• Sean

BREAKING NEWS: Average Tennessee Home Comes With Janky Sauna

Updated: May 2, 2019

f you're like most Tennesseans you probably do your best to avoid going into the attic. Maybe you've got a few suitcases or boxes stored up there, but you certainly aren't hanging out up there and maybe only open it up twice a year to get down some decorations and then put them back.

So you really aren't ever exposed to how hot and cold it gets, right?

If you don't seal your attic off from the rest of your home, there will be uncontrollable air leakage and that means uncontrollable temperature and humidity issues.

Well that's only partially true.

Again, if you're like most Tennesseans, your attic is a SAUNA all summer and an absolute ICE BOX in the winter.

Why? Well its not insulated. You've insulated the attic floor to keep the rest of the house comfortable, and the attic is really just a way to get to your lights and a storage spot for an HVAC system.

Unfortunately, it is also one of the biggest reasons your energy bills are so high, that you have to have the heat (or A/C) on as high as you do, and least efficient parts of the home.

This is because most homes in Tennessee did not air seal all the penetrations (aka holes) from the conditioned part of the house to the attic. Your light fixtures, if they aren't air sealed, are literally just big old holes going straight to the attic.

Another big reason is that a lot of homes in Tennessee, particularly older ones, are underinsulated.

As the attic heats up all summer, it truly turns into a makeshift sauna. There isn't great air flow up there, and it is heated up all day. The attic can actually reach temperatures way above the outside temps.

Now you just have this sauna sitting above the rest of your house. And if you remember anything from high school science, you'll remember that heat always goes from hot to cold, meaning the air in your attic is fighting to try and get to your comfortable, air conditioned living space.

What can you do to prevent your attic from getting super hot?

You can install a radiant barrier to help control attic temperatures.

You can also look to air seal lights, add insulation, install wind baffles, and increase attic ventilation with an attic fan. But today, we're here to talk about radiant barriers.

What is a radiant barrier?

I'm going to say this as un-sciencey as I can. A radiant barrier is a shiny material you put up (99% of the time in the attic or knee walls) which reduces the amount of solar heat allowed into the attic space.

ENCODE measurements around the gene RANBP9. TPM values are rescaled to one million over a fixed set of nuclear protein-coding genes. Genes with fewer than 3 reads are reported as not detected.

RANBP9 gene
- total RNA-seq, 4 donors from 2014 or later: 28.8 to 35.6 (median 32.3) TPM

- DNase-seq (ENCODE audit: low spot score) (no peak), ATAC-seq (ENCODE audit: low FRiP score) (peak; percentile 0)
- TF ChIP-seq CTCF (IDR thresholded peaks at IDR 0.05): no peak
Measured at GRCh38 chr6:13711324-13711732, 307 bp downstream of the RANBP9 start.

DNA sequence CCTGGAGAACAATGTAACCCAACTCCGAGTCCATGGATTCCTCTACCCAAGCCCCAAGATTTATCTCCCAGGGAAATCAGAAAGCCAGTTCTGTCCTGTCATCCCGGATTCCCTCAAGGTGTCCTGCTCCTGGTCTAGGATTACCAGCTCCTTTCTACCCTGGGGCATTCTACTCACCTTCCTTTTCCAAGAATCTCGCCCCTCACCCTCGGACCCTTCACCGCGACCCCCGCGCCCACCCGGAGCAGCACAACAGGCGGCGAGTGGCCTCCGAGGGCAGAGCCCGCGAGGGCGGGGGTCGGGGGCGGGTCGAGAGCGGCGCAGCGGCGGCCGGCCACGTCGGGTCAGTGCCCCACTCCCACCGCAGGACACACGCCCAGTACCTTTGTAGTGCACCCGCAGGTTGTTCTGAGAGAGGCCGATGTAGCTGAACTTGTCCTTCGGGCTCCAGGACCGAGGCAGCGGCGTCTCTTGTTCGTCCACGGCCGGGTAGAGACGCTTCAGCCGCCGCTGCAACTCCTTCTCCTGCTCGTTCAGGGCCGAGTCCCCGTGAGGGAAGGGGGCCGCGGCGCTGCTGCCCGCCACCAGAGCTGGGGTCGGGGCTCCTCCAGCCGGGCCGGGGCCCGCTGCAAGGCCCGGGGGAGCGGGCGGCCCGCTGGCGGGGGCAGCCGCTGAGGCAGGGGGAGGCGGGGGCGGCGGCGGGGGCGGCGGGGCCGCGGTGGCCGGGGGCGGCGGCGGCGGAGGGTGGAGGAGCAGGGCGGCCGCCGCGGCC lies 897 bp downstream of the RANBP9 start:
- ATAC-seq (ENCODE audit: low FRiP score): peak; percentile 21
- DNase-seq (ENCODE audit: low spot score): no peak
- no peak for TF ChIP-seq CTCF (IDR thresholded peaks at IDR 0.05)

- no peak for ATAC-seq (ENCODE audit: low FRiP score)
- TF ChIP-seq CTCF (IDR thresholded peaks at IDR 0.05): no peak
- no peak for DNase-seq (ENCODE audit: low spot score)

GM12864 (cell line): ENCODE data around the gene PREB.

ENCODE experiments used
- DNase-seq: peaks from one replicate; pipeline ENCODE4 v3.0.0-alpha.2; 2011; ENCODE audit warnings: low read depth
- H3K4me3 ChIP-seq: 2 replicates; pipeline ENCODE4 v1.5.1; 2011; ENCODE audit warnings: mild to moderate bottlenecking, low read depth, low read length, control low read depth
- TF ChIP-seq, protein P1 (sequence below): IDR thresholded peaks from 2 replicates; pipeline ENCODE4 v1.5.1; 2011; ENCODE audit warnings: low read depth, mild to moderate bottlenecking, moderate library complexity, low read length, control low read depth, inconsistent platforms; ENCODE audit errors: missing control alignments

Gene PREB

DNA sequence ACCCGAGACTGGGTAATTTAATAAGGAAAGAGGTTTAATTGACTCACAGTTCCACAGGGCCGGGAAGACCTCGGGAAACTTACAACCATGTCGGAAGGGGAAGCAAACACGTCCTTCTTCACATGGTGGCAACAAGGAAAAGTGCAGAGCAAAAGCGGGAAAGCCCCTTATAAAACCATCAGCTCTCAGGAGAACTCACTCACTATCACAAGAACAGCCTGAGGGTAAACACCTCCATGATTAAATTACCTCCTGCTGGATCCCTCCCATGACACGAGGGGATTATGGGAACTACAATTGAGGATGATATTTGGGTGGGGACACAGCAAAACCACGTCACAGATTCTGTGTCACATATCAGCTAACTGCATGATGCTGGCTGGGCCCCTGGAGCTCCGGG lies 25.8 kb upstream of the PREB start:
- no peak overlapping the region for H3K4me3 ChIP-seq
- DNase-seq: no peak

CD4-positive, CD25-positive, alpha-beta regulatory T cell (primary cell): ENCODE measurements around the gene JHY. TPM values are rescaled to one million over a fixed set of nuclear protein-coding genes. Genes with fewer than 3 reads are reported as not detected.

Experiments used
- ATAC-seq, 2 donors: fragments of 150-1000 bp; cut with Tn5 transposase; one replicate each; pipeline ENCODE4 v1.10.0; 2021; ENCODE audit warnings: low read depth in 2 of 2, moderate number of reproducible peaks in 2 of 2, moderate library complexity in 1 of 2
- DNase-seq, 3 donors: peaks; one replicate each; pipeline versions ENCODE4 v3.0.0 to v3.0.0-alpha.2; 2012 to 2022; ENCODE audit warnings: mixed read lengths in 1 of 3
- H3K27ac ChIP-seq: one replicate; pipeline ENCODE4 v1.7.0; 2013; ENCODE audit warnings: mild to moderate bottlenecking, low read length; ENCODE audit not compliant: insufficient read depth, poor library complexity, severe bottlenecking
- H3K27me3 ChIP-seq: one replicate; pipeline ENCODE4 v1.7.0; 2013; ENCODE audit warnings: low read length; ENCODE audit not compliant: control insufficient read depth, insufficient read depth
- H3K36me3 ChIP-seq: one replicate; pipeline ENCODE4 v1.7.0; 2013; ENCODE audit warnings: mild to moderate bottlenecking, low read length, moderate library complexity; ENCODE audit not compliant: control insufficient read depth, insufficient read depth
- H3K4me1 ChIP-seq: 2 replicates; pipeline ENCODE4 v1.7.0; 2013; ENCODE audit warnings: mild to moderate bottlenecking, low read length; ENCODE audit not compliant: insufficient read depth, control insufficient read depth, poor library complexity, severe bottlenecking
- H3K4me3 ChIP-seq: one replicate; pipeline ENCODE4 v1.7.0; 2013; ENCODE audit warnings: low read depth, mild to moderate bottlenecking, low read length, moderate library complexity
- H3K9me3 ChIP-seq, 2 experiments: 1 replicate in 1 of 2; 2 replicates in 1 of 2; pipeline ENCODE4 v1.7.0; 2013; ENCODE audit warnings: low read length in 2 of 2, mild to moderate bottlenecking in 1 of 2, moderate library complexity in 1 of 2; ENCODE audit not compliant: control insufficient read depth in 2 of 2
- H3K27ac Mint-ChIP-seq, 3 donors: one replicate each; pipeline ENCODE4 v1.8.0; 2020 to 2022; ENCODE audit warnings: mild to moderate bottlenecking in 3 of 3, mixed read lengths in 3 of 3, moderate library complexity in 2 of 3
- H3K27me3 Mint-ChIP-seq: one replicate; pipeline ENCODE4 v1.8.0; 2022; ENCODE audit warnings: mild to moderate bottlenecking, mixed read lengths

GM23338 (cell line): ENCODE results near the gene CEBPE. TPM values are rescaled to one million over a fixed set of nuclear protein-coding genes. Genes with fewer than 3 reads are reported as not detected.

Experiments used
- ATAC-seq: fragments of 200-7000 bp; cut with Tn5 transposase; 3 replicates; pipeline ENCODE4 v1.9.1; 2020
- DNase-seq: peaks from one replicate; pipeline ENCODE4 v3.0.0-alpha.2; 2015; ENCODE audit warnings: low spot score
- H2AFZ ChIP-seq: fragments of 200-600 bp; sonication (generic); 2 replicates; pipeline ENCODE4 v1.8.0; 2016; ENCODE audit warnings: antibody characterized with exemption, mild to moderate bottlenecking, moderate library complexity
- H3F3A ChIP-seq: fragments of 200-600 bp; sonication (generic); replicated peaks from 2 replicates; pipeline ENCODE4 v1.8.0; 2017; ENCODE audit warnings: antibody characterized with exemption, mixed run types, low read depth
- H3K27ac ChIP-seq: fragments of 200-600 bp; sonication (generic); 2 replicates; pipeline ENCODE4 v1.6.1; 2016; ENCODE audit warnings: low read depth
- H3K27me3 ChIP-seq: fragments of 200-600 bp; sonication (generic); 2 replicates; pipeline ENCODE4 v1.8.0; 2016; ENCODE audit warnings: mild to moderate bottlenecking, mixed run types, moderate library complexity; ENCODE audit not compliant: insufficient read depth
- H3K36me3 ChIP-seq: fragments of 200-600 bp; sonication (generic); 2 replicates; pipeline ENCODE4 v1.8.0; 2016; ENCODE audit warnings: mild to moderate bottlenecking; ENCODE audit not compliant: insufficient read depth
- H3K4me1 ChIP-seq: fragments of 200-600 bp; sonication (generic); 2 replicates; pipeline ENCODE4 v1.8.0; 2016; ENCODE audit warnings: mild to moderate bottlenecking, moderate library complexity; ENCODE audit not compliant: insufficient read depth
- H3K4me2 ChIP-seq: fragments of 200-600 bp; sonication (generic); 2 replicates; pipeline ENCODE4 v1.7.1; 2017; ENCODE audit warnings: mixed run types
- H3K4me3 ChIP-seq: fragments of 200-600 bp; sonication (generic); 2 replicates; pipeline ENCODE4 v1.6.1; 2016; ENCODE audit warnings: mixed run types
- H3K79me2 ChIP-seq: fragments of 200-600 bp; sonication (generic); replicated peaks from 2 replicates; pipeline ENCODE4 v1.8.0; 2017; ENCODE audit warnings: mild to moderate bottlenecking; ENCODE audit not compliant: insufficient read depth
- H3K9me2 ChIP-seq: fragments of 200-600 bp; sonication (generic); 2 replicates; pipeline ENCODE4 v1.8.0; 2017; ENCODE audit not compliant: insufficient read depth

Radiant barriers are incredibly effective at reducing thermal gains in attics

The Department of Energy cites studies that have shown 5-10% reductions in cooling costs thanks to radiant barriers.

The radiant barrier is shiny on one (or both sides) and basically interrupts the radiant heat transfer from the roof to solid objects (like ducts, flooring, etc) and helps to prevent massive heat gain in the attic. As we've talked about before, preventing massive heat gain in the attic will help to keep the rest of your home cool.

Radiant barriers are amazingly & surprisingly effective.

How much does a radiant barrier cost?

Well, to DIY its going to run a few hundred dollars probably, depending on which one you choose. At The Home Depot you can find radiant barriers for less than $20 per roll or as much as $250 per roll (if you have questions about specific types you can ask someone there or reach out and we can talk or write some product reviews).

Is installing a radiant barrier a DIY project?

It certainly can be, but that doesn't necessarily mean it should be. Putting it up inside an attic isn't that difficult (although I do HIGHLY recommend getting to it before summer hits or else you will be sweating your butt off).

The tricky part comes in two parts:

  1. Don't fall through your ceiling. To get to a lot of your attic space you are going to have to balance on wooden beams. You'll be crouching, standing & maneuvering not only your own body but also big pieces of material. It is really easy to lose your balance doing that, and that can lead to a costly (and painful) slip.

  2. Don't mess up your insulation. Walking on blown-in insulation will compress it, and that can make it less effective. Since you're working on a project to better control the heat, you surely don't want to make the insulation work worse. So what do you do, brush the insulation out of the way so you can see the beams you need to walk on and avoid compressing the insulation? Well...then you're going to be left with uninsulated or underinsulated spots (this is already a problem as most homes are underinsulated).

So maybe the risk, the discomfort and the time make it well worth it to bring in a professional. After they install the radiant barrier, maybe you go for the double whammy and add some more blown-in insulation to your attic space, just really taking steps to control that attic temperature and reduce heat transfer to your living space.

A final word on radiant barriers

Ok, so the radiant barrier is a super effective & pretty cost effective way to keep your attic cooler in the summer, which will in turn help keep the rest of your house cool in the summer.

Installation can be done as a DIY project or by hiring an insulation professional...just be careful where you're stepping.

So if you're looking to make your home more efficient, to lower energy bills, and to make your home more comfortable, the radiant barrier is a great option for you.

Not only that, but having a radiant barrier in your attic will make it look & feel like some sort of 20th century space craft. Who doesn't want that?

*Fun fact: radiant barriers aren't just great as a project on older homes, they can (and should) be used when building new homes. It is a great, and relatively easy, step in building a better home.

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